The Woman Who is More Noble than Everybody
People who know about Spanish history will tell you that among the Grandest of the Grandees of Spain, are the Albas. The Duquesa de Alba is so noble that if she were in the same room as the Queen of England, the Queen of England has to give her precedence. This is because back when the Queen of England’s ancestors were backwater Hanoverian electors, The Albas were Somebody’s. When Spain ruled the Holy Roman Empire, the Duque de Alba was at the center of things, suppressing rebellions in the Netherlands. He was immortalized as a bogeyman for later generations of Dutch children: “If you’re not good, the Duque de Alba will get you.” One of the Duquesa de Alba’s ancestors may have been the model for Goya’s “Maja Vestida” and “Maja Desnuda.”
What does the Woman Who is More Noble than Everbody look like? She has a distinctive white person’s Afro of frizzy gray hair and a face that sports the plastic surgery Masque of Death—facial skin pulled tight and immobilized by Botox, the Surprised Eyes, lifted up and pulled at the corners, and the Joker Mouth, stretched wide and tight for a perma-smile on the sides, offset by the puffy Collagen Lips. The Duquesa de Alba has an affectation for “hippie chic” clothes that might be in the closet of your teenage daughter. Occasionally, she has a health crisis and is wheeled into the front page of Hola! with mini-skirt hiked up around her waist and wild pattern stockings on her frail legs. The Duquesa de Alba has a “novio” or boyfriend. He is her son’s age and has some sort of time-punching, civil-servant job. Before her current novio, she had a second husband, a former Catholic priest, named Jesus. Real toffs debauch their Jesuit confessors. Before that she was married to some nobleman who fathered her five children.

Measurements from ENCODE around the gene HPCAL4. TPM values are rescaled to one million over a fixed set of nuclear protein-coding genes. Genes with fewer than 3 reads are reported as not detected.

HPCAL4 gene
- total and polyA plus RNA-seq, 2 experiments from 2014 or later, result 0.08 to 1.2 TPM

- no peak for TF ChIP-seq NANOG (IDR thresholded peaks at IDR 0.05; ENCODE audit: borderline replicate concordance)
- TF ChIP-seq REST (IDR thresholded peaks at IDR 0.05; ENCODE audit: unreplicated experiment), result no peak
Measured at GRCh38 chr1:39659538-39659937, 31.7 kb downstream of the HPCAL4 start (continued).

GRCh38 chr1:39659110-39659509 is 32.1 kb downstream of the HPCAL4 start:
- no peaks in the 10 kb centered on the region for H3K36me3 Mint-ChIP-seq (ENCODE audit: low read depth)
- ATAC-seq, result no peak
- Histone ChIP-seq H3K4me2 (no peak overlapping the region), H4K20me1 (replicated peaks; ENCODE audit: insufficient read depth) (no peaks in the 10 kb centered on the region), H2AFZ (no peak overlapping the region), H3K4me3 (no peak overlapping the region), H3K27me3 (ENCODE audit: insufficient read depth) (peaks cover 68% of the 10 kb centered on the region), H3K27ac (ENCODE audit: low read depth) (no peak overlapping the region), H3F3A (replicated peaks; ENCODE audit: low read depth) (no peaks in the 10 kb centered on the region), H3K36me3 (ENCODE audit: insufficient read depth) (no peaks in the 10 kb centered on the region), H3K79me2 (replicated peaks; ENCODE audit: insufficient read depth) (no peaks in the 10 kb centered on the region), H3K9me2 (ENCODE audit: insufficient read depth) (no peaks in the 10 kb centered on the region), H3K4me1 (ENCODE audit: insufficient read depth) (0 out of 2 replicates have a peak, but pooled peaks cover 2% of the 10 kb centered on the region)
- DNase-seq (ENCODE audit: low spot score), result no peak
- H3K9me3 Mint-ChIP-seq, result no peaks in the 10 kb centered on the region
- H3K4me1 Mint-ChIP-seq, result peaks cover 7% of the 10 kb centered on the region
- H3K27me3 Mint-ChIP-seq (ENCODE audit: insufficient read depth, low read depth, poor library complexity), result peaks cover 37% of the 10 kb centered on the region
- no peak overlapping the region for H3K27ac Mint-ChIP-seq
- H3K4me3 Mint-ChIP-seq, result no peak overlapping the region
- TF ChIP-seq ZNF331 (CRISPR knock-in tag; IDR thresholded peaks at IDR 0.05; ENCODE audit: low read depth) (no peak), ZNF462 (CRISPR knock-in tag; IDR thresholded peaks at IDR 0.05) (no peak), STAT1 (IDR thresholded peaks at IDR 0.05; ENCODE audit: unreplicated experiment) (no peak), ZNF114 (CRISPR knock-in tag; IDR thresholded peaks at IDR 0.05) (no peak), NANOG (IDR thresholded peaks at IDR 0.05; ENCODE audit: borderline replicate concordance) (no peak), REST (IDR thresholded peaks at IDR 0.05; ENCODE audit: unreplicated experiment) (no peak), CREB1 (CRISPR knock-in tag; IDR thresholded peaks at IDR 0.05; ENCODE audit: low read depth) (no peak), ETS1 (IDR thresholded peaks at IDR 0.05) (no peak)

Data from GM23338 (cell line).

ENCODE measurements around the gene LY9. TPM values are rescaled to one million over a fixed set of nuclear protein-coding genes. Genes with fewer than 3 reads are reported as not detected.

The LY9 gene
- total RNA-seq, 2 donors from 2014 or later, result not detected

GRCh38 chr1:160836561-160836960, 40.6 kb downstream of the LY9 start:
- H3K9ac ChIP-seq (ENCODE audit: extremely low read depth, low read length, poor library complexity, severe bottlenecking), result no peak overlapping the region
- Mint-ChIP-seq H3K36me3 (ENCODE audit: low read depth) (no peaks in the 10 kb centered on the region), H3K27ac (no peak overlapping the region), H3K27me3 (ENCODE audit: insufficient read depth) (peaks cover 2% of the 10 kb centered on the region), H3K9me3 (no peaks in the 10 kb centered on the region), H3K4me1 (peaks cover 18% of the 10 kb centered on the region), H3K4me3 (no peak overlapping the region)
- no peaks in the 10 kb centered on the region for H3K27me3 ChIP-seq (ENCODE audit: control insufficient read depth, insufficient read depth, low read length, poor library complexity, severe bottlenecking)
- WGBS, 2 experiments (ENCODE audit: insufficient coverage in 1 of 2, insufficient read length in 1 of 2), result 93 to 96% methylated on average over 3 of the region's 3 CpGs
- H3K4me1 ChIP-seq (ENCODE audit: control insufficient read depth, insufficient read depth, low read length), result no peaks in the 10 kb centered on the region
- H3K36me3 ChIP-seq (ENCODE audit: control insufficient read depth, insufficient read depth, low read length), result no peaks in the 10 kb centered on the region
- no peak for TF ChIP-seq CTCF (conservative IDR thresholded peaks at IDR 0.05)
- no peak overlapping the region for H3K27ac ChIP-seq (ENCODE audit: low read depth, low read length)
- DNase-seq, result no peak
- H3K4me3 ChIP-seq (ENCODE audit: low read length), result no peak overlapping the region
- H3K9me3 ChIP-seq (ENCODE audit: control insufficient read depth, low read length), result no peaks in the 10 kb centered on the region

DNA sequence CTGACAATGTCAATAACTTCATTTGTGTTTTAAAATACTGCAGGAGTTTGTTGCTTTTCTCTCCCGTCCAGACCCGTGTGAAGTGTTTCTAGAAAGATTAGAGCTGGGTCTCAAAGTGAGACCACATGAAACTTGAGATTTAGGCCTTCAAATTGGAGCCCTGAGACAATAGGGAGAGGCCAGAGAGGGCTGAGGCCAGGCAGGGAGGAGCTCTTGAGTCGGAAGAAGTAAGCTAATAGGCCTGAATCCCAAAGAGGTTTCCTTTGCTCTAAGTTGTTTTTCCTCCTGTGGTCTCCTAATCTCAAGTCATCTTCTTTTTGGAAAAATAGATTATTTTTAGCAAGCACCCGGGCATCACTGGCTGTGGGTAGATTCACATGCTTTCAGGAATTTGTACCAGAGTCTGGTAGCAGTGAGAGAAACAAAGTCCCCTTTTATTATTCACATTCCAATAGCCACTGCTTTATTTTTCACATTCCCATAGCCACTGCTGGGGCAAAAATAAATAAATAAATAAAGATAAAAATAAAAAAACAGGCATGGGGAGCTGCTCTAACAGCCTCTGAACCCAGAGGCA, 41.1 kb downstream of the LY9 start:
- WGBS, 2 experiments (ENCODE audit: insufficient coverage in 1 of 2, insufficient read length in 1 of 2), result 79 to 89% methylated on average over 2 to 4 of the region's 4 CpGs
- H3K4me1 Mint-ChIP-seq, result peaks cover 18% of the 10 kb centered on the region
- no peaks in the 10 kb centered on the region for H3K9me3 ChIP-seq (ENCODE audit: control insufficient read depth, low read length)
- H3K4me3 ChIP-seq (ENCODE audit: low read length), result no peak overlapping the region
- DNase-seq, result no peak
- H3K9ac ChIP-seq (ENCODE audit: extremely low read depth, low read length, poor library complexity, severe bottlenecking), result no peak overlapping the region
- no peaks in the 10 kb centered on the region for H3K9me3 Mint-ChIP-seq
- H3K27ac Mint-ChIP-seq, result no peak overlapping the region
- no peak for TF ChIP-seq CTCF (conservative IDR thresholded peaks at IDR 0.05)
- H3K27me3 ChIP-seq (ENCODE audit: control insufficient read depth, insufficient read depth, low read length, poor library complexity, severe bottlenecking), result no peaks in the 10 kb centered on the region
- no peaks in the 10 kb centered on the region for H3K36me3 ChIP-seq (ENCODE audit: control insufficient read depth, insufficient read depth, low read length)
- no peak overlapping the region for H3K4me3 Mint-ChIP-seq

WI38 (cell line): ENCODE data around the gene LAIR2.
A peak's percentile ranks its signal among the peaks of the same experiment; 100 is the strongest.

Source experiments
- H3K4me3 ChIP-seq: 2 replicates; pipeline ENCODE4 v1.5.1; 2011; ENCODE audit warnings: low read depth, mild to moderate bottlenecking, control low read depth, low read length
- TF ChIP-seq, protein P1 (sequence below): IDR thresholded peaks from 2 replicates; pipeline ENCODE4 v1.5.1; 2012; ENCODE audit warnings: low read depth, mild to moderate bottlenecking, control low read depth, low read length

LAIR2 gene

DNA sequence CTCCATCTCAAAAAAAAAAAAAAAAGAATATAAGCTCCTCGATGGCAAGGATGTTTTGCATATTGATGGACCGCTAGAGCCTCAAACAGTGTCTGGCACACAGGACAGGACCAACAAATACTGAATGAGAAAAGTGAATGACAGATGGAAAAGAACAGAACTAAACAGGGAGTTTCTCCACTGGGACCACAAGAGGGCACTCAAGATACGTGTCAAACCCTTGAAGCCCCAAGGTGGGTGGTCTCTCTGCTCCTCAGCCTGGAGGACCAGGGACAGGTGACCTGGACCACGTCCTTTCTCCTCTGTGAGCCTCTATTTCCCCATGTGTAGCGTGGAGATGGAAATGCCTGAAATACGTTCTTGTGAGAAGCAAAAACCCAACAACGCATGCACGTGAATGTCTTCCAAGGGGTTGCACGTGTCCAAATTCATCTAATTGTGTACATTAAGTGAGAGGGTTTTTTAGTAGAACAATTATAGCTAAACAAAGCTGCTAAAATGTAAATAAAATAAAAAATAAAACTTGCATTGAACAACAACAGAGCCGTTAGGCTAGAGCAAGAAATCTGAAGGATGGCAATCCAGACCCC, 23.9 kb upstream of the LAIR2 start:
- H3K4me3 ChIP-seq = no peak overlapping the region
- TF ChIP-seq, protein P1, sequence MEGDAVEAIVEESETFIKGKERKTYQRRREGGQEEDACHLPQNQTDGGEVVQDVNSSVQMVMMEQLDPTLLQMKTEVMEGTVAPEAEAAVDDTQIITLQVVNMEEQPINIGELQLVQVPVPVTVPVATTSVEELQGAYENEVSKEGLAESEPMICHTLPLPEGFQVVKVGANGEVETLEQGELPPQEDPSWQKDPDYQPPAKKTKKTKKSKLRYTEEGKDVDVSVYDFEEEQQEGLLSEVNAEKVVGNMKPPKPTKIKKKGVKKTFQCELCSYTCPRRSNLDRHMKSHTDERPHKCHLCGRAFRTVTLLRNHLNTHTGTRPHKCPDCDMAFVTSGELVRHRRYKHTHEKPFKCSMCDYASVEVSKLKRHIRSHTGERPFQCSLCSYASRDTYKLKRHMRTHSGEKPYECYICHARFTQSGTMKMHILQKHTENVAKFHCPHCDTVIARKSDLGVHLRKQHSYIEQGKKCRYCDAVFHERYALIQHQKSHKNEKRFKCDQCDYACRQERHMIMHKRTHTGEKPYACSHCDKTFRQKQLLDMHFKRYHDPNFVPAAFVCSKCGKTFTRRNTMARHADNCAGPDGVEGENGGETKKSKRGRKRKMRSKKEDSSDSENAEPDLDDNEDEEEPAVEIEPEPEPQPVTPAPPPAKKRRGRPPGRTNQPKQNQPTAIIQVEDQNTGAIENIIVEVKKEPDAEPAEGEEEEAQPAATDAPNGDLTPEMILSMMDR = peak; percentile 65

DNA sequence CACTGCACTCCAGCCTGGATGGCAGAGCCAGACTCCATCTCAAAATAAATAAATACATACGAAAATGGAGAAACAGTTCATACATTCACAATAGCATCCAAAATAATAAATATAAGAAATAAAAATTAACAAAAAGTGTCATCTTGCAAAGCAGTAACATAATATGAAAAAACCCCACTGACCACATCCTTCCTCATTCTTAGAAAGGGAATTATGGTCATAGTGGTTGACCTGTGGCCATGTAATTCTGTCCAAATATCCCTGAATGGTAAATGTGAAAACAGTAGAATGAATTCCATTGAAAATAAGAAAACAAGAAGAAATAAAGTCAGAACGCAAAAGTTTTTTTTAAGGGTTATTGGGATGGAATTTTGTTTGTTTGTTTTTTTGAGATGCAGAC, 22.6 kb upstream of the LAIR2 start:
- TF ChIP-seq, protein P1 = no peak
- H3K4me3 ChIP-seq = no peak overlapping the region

When the Duquesa has a health crises, which happens more frequently these days since she’s getting on in age, her novio wheels her around and otherwise appears attentive to her needs. Hola! is very interested in the progression of her relationship with her novio. The Duquesa’s children are also interested in the progression of her relationship with her novio. If this relationship progresses too far, it’ll cut into their inheritance. None of these children appears to have done anything interesting with their lives besides appearing in Hola!